OpenStax Chapters  18, 19 Schaum’s Outline Rev 11 – Chapters  24, 25 IG IDEA 1: Objects and systems have properties such as mass and charge. Systems may have internal structure. 1.B.1.1: The student is able to make claims about natural phenomena based on conservation of electric charge. [SP 6.4] 1.B.1.2: The student is able to make predictions, using the conservation of electric charge, about the sign and relative quantity of net charge of objects or systems after various charging processes, including conservation of charge in simple circuits. [SP 6.4, 7.2] 1.B.2.2: The student is able to make a qualitative prediction about the distribution of positive and negative electric charges within neutral systems as they undergo various processes. [SP 6.4, 7.2] 1.B.2.3: The student is able to challenge claims that polarization of electric charge or separation of charge must result in a net charge on the object. [SP6.1] 1.B.3.1: The student is able to challenge the claim that an electric charge smaller than the elementary charge has been isolated. [SP 1.5, 6.1, 7.2] Fields existing in space can be used to explain interactions. 2.C.1.1: The student is able to predict the direction and the magnitude of the force exerted on an object with an electric charge q placed in an electric field E using the mathematical model of the relation between an electric force and an electric field: F= qE; a vector relation.[SP 6.4, 7.2] 2.C.1.2: The student is able to calculate any one of the variables — electric force, electric charge, and electric field — at a point given the values and sign or direction of the other two quantities.[SP 2.2] 2.C.2.1: The student is able to qualitatively and semi-quantitatively apply the vector relationship between the electric field and the net electric charge creating that field. [SP 2.2, 6.4] 2.C.3.1: The student is able to explain the inverse square dependence of the electric field surrounding a spherically symmetric electrically charged object. [SP 6.2] 2.C.4.1: The student is able to distinguish the characteristics that differ between monopole fields (gravitational field of spherical mass and electrical field due to single point charge) and dipole fields (electric dipole field and magnetic field) and make claims about the spatial behavior of the fields using qualitative or semiquantitative arguments based on vector addition of fields due to each point source, including identifying the locations and signs of sources from a vector diagram of the field. [SP 2.2, 6.4, 7.2] 2.C.4.2: The student is able to apply mathematical routines to determine the magnitude and direction of the electric field at specified points in the vicinity of a small set (2–4) of point charges, and express the results in terms of magnitude and direction of the field in a visual representation by drawing field vectors of appropriate length and direction at the specified points. [SP 1.4, 2.2] 2.C.5.1: The student is able to create representations of the magnitude and direction of the electric field at various distances (small compared to plate size) from two electrically charged plates of equal magnitude and opposite signs, and is able to recognize that the assumption of uniform field is not appropriate near edges of plates. [SP 1.1, 2.2] 2.C.5.2: The student is able to calculate the magnitude and determine the direction of the electric field between two electrically charged parallel plates, given the charge of each plate, or the electric potential difference and plate separation. [SP 2.2] 2.C.5.3: The student is able to represent the motion of an electrically charged particle in the uniform field between two oppositely charged plates and express the connection of this motion to projectile motion of an object with mass in the Earth’s gravitational field. [SP 1.1, 2.2, 7.1] 2.E.1.1: The student is able to construct or interpret visual representations of the isolines of equal gravitational potential energy per unit mass and refer to each line as a gravitational equipotential. [SP 1.4, 6.4, 7.2] 2.E.2.1: The student is able to determine the structure of isolines of electric potential by constructing them in a given electric field. [SP 6.4, 7.2] 2.E.2.2: The student is able to predict the structure of isolines of electric potential by constructing them in a given electric field and make connections between these isolines and those found in a gravitational field. [SP 6.4, 7.2] 2.E.2.3: The student is able to qualitatively use the concept of isolines to construct isolines of electric potential in an electric field and determine the effect of that field on electrically charged objects. [SP 1.4] 2.E.3.1: The student is able to apply mathematical routines to calculate the average value of the magnitude of the electric field in a region from a description of the electric potential in that region using the displacement along the line on which the difference in potential is evaluated. [SP 2.2] 2.E.3.2: The student is able to apply the concept of the isoline representation of electric potential for a given electric charge distribution to predict the average value of the electric field in the region. [SP 1.4, 6.4] IG IDEA 3: The interactions of an object with other objects can be described by forces. 3.A.2.1: The student is able to represent forces in diagrams or mathematically using appropriately labeled vectors with magnitude, direction, and units during the analysis of a situation. [SP 1.1] 3.A.3.2: The student is able to challenge a claim that an object can exert a force on itself. [SP 6.1] 3.A.3.3: The student is able to describe a force as an interaction between two objects and identify both objects for any force. [SP 1.4] 3.A.3.4: The student is able to make claims about the force on an object due to the presence of other objects with the same property: mass, electric charge. [SP6.1, 6.4] 3.A.4.1: The student is able to construct explanations of physical situations involving the interaction of bodies using Newton’s third law and the representation of action-reaction pairs of forces. [SP1.4, 6.2] 3.A.4.2: The student is able to use Newton’s third law to make claims and predictions about the action-reaction pairs of forces when two objects interact. [SP6.4, 7.2] 3.A.4.3: The student is able to analyze situations involving interactions among several objects by using free-body diagrams that include the application of Newton’s third law to identify forces. [SP1.4] 3.B.1.3: The student is able to reexpress a free-body diagram representation into a mathematical representation and solve the mathematical representation for the acceleration of the object. [SP1.5, 2.2] 3.B.1.4: The student is able to predict the motion of an object subject to forces exerted by several objects using an application of Newton’s second law in a variety of physical situations. [SP6.4, 7.2] 3.B.2.1: The student is able to create and use free-body diagrams to analyze physical situations to solve problems with motion qualitatively and quantitatively. [SP1.1, 1.4, 2.2] LO 3.C.2.1: The student is able to use Coulomb’s law qualitatively and quantitatively to make predictions about the interaction between two electric point charges. [SP 2.2, 6.4] 3.C.2.2: The student is able to connect the concepts of gravitational force and electric force to compare similarities and differences between the forces. [SP7.2] 3.C.2.3: The student is able to use mathematics to describe the electric force that results from the interaction of several separated point charges (generally 2 to 4 point charges, though more are permitted in situations of high symmetry). [SP 2.2] 3.G.1.2: The student is able to connect the strength of the gravitational force between two objects to the spatial scale of the situation and the masses of the objects involved and compare that strength to other types of forces. [SP7.1] LO 3.G.2.1: The student is able to connect the strength of electromagnetic forces with the spatial scale of the situation, the magnitude of the electric charges, and the motion of the electrically charged objects involved. [SP 7.1] IG IDEA 4: Interactions between systems can result in changes in those systems. 4.E.3.1: The student is able to make predictions about the redistribution of charge during charging by friction, conduction, and induction. [SP6.4] 4.E.3.2: The student is able to make predictions about the redistribution of charge caused by the electric field due to other systems, resulting in charged or polarized objects. [SP6.4, 7.2] 4.E.3.3: The student is able to construct a representation of the distribution of fixed and mobile charge in insulators and conductors. [SP1.1, 1.4, 6.4] 4.E.3.4: The student is able to construct a representation of the distribution of fixed and mobile charge in insulators and conductors that predicts charge distribution in processes involving induction or conduction. [SP1.1, 1.4, 6.4] 4.E.3.5: The student is able to plan and/or analyze the results of experiments in which electric charge rearrangement occurs by electrostatic induction, or is able to refine a scientific question relating to such an experiment by identifying anomalies in a data set or procedure. [SP3.2, 4.1, 4.2, 5.1, 5.3] G IDEA 5: Changes that occur as a result of interactions are constrained by conservation laws. 5.A.2.1: The student is able to define open and closed systems for everyday situations and apply conservation concepts for energy, charge, and linear momentum to those situations. [SP 6.4, 7.2] 5.B.2.1: The student is able to calculate the expected behavior of a system using the object model (i.e., by ignoring changes in internal structure) to analyze a situation. Then, when the model fails, the student can justify the use of conservation of energy principles to calculate the change in internal energy due to changes in internal structure because the object is actually a system. [SP 1.4, 2.1] 5.C.2.1: The student is able to predict electric charges on objects within a system by application of the principle of charge conservation within a system. [SP6.4] 5.C.2.2: The student is able to design a plan to collect data on the electrical charging of objects and electric charge induction on neutral objects and qualitatively analyze that data. [SP4.2, 5.1] 5.C.2.3: The student is able to justify the selection of data relevant to an investigation of the electrical charging of objects and electric charge induction on neutral objects. [SP 4.1]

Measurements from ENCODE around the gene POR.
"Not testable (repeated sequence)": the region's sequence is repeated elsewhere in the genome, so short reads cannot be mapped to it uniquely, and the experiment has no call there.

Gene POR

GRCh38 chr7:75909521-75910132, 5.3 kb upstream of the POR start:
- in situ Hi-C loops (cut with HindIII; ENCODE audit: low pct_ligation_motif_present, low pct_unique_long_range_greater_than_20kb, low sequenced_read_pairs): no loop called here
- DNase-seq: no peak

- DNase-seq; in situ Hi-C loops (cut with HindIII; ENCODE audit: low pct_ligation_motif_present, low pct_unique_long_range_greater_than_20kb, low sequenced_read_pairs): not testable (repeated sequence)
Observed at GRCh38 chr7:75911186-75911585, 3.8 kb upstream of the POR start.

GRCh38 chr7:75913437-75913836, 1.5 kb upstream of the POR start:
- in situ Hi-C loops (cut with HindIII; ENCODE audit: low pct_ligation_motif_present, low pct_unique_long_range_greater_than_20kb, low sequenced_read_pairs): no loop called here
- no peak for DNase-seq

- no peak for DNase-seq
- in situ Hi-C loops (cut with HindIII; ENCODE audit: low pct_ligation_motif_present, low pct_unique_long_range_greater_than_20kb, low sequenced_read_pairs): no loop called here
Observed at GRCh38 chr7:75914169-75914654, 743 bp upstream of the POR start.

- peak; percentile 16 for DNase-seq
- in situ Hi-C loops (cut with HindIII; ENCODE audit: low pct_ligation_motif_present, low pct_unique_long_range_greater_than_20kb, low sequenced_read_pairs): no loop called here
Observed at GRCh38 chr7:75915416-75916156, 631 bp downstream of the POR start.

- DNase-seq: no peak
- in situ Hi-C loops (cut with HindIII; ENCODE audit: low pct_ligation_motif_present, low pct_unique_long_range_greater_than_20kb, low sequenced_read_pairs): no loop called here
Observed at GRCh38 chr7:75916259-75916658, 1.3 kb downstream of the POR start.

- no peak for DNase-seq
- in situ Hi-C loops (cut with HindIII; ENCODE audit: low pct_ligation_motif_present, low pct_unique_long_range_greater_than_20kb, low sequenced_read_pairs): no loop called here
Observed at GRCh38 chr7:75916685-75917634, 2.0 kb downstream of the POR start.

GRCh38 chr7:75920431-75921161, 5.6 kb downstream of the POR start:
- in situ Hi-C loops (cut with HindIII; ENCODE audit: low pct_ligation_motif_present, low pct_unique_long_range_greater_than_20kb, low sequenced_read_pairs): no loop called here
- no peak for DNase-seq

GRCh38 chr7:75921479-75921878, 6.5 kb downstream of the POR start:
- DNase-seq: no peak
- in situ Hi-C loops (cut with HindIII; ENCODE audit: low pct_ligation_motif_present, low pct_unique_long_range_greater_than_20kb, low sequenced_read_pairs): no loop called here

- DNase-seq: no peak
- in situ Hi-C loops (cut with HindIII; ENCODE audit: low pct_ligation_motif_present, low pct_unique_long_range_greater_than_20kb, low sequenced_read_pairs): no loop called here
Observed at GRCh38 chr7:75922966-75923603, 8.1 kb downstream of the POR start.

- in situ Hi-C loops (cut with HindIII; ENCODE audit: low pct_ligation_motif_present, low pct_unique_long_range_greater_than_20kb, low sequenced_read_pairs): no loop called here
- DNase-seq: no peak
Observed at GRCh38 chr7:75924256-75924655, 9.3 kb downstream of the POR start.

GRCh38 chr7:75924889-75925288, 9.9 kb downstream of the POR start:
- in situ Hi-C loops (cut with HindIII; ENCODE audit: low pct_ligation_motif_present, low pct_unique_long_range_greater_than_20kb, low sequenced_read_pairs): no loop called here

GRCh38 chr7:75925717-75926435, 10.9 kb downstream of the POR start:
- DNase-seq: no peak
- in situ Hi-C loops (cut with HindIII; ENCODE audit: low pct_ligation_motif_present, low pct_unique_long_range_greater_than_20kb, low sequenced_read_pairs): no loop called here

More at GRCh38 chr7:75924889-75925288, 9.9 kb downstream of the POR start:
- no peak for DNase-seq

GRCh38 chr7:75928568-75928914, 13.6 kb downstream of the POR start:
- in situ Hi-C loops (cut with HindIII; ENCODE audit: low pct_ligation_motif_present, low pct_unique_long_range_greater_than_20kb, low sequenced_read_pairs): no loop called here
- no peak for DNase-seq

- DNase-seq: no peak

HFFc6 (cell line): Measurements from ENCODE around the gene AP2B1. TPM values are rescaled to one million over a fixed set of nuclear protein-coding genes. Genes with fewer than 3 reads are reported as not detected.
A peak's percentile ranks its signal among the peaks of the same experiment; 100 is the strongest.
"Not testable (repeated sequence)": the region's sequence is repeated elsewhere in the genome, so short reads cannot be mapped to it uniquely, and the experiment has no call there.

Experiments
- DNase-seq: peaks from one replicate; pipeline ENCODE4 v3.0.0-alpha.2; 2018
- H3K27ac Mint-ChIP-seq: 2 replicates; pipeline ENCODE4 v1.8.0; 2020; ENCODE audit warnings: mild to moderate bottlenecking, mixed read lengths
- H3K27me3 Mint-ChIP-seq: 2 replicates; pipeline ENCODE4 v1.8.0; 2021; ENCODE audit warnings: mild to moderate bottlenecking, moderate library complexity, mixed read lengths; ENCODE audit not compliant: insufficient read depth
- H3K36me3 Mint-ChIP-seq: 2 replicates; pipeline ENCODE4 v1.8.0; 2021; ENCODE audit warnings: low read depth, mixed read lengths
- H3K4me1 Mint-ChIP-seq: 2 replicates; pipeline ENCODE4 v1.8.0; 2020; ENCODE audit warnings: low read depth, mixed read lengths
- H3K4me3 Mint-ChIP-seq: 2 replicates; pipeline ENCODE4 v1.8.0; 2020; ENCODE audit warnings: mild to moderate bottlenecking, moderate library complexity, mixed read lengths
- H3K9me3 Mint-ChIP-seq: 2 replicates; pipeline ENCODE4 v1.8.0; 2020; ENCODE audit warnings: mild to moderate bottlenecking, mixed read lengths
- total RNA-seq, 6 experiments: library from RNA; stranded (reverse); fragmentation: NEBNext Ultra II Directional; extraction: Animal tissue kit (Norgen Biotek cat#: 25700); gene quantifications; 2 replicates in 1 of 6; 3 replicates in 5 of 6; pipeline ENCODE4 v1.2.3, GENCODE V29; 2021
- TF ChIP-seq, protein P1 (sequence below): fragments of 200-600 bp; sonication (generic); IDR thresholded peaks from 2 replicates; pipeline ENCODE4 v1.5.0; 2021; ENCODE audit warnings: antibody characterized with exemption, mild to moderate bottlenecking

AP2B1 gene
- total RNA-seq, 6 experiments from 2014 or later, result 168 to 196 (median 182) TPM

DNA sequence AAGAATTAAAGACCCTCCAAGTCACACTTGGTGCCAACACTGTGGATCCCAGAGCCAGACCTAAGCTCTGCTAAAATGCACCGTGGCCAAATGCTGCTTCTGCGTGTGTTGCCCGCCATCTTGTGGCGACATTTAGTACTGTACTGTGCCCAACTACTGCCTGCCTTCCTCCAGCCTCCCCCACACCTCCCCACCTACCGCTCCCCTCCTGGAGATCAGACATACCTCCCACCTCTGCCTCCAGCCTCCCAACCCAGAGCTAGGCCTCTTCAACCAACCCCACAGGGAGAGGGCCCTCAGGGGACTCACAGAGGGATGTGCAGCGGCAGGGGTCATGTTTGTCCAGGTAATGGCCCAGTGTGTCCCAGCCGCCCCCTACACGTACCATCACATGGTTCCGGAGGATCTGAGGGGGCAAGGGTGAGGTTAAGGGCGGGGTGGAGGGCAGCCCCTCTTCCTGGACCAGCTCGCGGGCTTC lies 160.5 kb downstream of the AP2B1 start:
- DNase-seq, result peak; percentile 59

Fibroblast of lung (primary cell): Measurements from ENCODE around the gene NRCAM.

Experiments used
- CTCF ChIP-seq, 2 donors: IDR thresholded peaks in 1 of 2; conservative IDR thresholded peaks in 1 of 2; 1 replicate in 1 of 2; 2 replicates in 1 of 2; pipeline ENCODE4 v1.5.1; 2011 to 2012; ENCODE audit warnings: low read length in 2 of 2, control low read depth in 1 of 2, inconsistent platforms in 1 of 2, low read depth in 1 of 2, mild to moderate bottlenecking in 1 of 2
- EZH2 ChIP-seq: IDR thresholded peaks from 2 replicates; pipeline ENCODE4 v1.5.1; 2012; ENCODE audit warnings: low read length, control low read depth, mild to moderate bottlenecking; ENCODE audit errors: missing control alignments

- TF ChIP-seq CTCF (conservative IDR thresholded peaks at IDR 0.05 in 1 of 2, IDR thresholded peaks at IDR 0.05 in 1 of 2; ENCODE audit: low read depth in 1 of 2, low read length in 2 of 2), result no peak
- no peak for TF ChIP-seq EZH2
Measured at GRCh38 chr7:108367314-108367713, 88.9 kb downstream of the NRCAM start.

#### Electric Circuits  (4 weeks)